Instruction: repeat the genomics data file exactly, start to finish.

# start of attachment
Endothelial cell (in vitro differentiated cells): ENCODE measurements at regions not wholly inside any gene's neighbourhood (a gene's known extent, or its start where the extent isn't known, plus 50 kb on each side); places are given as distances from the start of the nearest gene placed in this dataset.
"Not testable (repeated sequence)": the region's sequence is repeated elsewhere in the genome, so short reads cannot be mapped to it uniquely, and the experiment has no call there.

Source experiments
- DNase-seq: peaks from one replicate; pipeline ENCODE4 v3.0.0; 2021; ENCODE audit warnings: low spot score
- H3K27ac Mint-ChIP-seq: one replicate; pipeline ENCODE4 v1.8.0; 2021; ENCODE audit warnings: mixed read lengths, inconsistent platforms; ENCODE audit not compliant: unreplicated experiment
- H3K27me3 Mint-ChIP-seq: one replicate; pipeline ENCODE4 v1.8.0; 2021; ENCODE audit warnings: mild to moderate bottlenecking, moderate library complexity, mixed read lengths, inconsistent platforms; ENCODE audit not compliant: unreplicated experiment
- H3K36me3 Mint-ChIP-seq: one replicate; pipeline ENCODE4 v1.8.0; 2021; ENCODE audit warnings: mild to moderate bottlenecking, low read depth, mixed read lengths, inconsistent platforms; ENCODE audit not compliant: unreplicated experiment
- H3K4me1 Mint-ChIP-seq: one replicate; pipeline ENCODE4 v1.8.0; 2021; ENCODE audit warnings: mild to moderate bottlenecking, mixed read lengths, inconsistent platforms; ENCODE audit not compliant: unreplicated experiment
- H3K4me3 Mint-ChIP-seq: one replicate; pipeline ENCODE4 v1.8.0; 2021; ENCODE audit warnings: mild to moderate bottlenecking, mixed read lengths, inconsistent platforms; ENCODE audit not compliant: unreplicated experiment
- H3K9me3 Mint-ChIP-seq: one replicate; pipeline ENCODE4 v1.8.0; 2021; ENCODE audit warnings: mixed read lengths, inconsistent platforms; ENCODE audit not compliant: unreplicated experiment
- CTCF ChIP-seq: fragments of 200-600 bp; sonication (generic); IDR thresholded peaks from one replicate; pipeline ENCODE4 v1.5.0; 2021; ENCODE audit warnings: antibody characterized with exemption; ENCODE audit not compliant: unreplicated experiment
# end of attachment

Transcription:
Endothelial cell (in vitro differentiated cells): ENCODE measurements at regions not wholly inside any gene's neighbourhood (a gene's known extent, or its start where the extent isn't known, plus 50 kb on each side); places are given as distances from the start of the nearest gene placed in this dataset.
"Not testable (repeated sequence)": the region's sequence is repeated elsewhere in the genome, so short reads cannot be mapped to it uniquely, and the experiment has no call there.

Source experiments
- DNase-seq: peaks from one replicate; pipeline ENCODE4 v3.0.0; 2021; ENCODE audit warnings: low spot score
- H3K27ac Mint-ChIP-seq: one replicate; pipeline ENCODE4 v1.8.0; 2021; ENCODE audit warnings: mixed read lengths, inconsistent platforms; ENCODE audit not compliant: unreplicated experiment
- H3K27me3 Mint-ChIP-seq: one replicate; pipeline ENCODE4 v1.8.0; 2021; ENCODE audit warnings: mild to moderate bottlenecking, moderate library complexity, mixed read lengths, inconsistent platforms; ENCODE audit not compliant: unreplicated experiment
- H3K36me3 Mint-ChIP-seq: one replicate; pipeline ENCODE4 v1.8.0; 2021; ENCODE audit warnings: mild to moderate bottlenecking, low read depth, mixed read lengths, inconsistent platforms; ENCODE audit not compliant: unreplicated experiment
- H3K4me1 Mint-ChIP-seq: one replicate; pipeline ENCODE4 v1.8.0; 2021; ENCODE audit warnings: mild to moderate bottlenecking, mixed read lengths, inconsistent platforms; ENCODE audit not compliant: unreplicated experiment
- H3K4me3 Mint-ChIP-seq: one replicate; pipeline ENCODE4 v1.8.0; 2021; ENCODE audit warnings: mild to moderate bottlenecking, mixed read lengths, inconsistent platforms; ENCODE audit not compliant: unreplicated experiment
- H3K9me3 Mint-ChIP-seq: one replicate; pipeline ENCODE4 v1.8.0; 2021; ENCODE audit warnings: mixed read lengths, inconsistent platforms; ENCODE audit not compliant: unreplicated experiment
- CTCF ChIP-seq: fragments of 200-600 bp; sonication (generic); IDR thresholded peaks from one replicate; pipeline ENCODE4 v1.5.0; 2021; ENCODE audit warnings: antibody characterized with exemption; ENCODE audit not compliant: unreplicated experiment